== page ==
NGOs alarmed by the possible outcome of the May vote have also begun lobbying against Iran’s candidacy, using the UPR as a platform to encourage a more general discussion of the situation in the Islamic Republic. Philippe Dam of Human Rights Watch said he hopes that even Iran’s allies will understand that a seat for a state synonymous with the broadcasted death last June of protester Neda Soltan, would “kill” the council, rendering it a useless political tool.
To you and me, the idea of Iran joining the Human Rights Council may sound about as reasonable as letting the fox guard the henhouse. But to some who actually care deeply about the subject, it does not seem so catastrophic. An ambassador of one Western country that harshly condemned Iran during the UPR, for example, told me that giving the Islamic republic a seat at the HRC may finally prove to the world that the last thing this body cares about is precisely the ideal on which it was founded: human rights.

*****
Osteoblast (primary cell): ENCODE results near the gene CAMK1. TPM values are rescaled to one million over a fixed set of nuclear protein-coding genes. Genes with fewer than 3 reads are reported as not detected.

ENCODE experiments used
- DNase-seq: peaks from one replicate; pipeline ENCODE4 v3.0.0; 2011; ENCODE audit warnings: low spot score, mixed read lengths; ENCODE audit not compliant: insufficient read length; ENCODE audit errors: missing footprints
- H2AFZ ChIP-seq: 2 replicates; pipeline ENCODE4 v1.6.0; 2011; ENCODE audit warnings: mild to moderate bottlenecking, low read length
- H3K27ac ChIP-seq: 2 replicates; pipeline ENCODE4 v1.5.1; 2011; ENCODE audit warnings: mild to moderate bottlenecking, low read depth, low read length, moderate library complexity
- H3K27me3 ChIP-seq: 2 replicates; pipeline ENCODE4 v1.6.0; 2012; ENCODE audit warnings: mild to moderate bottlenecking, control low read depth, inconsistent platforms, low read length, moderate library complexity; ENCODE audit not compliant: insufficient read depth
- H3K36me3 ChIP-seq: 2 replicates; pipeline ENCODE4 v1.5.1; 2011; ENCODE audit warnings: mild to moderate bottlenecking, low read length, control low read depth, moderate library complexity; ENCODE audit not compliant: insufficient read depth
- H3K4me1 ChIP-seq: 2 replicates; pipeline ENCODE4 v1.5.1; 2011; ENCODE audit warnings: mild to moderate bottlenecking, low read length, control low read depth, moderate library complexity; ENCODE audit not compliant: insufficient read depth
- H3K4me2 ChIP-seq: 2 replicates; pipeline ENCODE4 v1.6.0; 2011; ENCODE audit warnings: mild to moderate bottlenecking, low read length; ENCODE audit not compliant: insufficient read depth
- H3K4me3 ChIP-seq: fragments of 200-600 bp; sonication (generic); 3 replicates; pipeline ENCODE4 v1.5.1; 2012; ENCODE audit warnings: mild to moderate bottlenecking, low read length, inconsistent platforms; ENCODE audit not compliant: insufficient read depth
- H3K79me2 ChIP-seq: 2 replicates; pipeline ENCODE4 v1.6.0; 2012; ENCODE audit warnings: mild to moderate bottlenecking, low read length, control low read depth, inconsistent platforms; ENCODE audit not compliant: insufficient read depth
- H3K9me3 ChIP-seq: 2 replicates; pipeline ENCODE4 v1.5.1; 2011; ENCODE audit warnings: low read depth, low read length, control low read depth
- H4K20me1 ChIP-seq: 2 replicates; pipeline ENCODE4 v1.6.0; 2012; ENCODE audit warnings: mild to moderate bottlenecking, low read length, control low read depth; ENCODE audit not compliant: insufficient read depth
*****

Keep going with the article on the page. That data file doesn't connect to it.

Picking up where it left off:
The cynicism is understandable. But while it may be tempting to wait for the final straw to break the council’s back, I do not believe that we have the luxury of waiting to see just how far it may bend, if only out of the sense of responsibility to those who have been raped, murdered and tortured by the world’s darkest regimes. Though the process can be infuriating and at times discouraging, democracies must continue to play by the unfortunate rules of this politicized, cumbersome and indifferent body, and make every effort to steer the Human Rights Council toward its original goals.
Meital Nir is a member of the World Jewish Diplomatic Corps, which attended the HRC session as part of a broad coalition of human rights organizations fighting the abuse of human right in Iran. The preceding was provided by World Jewish Congress and was first published in the Haaretz on 12 March 2010.